Swedish Radio's much-admired NXG radio backpack adorns the cover of the latest issue of tech-i magazine, now available for download. Radio features strongly in this edition, along with Augmented Reality, drones, IP production and much more besides.
It's a few years since Swedish Radio embarked on a project to optimize technical resources while at the same time providing production staff with modern, flexible equipment. The project came to fruition late last year with the first pilot installation for their NXG Radio House at their P4 West regional station. It has been a remarkable success, popular with staff and generating interest across the industry. It picked up the EBU Technology & Innovation Award last June. You can read the full NXG story in tech-i.
Staying with radio, the EBU's project manager for digital radio, Ben Poor, explains how the Strategic Programme for Radio is bringing EBU Members together to help shape radio's future, both in terms of distribution and the user experience. Radio distribution also comes up in the usual article from the EBU's Media Intelligence Service, with revealing insights into the demise of Medium Wave and the growth of DAB+.
Elsewhere in Scandinavia
In addition to the article from Swedish Radio, there are two others from our Nordic Members. Jon Krosby, a pilot in NRK's aerial photography group, describes the Norwegian broadcaster's pioneering use of drones in live productions. From neighbouring Sweden, we learn about SVT's project to take control of increased streaming costs by building its own hybrid CDN.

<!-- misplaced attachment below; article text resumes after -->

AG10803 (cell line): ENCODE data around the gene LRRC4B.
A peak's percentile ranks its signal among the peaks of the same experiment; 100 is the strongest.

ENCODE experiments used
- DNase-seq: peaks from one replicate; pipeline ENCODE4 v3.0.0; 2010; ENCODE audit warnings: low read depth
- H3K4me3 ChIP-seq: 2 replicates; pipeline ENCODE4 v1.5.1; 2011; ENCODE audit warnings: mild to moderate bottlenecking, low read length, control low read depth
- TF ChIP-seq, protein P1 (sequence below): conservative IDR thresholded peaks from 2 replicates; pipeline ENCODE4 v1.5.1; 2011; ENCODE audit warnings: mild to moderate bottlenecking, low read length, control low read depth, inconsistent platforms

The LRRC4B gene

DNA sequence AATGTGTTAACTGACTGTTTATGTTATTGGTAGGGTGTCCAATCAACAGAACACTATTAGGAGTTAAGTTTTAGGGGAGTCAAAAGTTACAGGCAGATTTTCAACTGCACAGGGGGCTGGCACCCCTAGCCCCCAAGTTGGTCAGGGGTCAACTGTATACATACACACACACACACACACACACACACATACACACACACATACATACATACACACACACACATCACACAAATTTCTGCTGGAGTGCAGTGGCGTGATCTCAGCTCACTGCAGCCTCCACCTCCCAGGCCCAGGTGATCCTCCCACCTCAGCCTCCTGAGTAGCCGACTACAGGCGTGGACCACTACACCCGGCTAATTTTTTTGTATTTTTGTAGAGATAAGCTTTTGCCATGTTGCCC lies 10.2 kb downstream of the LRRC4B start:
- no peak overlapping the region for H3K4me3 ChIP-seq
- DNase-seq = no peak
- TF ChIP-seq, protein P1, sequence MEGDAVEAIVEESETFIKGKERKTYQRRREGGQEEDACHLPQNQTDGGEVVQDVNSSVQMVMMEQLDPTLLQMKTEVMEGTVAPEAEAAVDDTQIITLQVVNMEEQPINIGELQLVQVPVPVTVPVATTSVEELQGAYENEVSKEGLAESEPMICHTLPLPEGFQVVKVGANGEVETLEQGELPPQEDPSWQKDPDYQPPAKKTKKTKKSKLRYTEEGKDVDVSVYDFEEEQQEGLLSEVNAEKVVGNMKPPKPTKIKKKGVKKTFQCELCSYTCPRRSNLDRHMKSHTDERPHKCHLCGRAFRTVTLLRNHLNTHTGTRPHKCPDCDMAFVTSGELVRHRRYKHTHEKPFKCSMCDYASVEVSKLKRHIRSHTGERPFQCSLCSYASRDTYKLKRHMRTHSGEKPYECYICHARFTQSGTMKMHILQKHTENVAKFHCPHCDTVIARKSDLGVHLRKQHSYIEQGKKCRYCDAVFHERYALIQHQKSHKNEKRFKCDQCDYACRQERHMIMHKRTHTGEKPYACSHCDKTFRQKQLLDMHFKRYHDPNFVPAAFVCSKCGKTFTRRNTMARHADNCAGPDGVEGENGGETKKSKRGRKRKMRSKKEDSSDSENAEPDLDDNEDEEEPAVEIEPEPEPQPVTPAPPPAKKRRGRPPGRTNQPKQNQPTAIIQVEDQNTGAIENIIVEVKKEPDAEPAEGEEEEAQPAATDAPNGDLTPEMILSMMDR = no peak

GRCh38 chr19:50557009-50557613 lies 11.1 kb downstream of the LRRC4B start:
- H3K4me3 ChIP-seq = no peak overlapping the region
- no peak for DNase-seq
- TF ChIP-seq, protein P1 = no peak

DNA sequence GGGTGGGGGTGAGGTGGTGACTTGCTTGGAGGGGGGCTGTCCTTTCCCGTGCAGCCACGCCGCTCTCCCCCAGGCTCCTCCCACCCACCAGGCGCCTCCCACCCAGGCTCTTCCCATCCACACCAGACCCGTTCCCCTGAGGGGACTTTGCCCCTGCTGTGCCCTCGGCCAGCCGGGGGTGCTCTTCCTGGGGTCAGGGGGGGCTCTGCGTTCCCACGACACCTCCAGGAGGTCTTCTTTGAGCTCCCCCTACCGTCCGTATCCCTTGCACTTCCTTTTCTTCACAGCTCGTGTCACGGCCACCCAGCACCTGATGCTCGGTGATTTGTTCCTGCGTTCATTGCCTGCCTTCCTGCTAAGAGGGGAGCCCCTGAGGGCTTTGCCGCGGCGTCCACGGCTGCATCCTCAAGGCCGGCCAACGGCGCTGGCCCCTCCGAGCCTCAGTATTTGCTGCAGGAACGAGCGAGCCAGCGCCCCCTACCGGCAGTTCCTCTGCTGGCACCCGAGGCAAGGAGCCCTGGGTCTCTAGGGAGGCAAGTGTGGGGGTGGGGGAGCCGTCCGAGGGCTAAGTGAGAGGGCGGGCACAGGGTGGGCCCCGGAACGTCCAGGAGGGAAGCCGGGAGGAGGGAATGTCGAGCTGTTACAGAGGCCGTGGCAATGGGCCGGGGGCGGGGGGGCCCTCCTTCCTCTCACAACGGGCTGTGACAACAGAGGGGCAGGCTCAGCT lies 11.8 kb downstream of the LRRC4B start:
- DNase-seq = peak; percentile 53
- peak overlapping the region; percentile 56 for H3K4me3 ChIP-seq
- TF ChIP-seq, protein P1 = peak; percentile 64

Looking more generally at developments in Europe, there are reports on two new EU-funded projects where the EBU is playing a leading role. The MediaRoad project aims to strengthen collaboration around innovation in media. EBU Members are encouraged to get involved in one or more of the three project hubs, focusing respectively on innovation, policy and network-building. Another new project, 5G-Xcast, includes participation from the EBU, BBC and IRT, helping to ensure that future 5G standards meet the needs of public service media.
There are two opinion pieces in this issue of tech-i. David Wood, in his usual column, turns his thoughts to the question of how best to evaluate the quality of images and audio. And Markus Ostertag, responsible for business strategy and project coordination at SWR, sets out the requirements broadcasters have for a successful transition from SDI to IP.
With much discussion of Virtual Reality, but not much clarity on what it might mean for broadcasters, the EBU's Paola Sunna takes a look at another 'reality' that's coming back to prominence, Augmented Reality. With many new tools appearing on the market, including in consumer devices, the EBU is investigating if and how they can open the path to developing engaging AR experiences.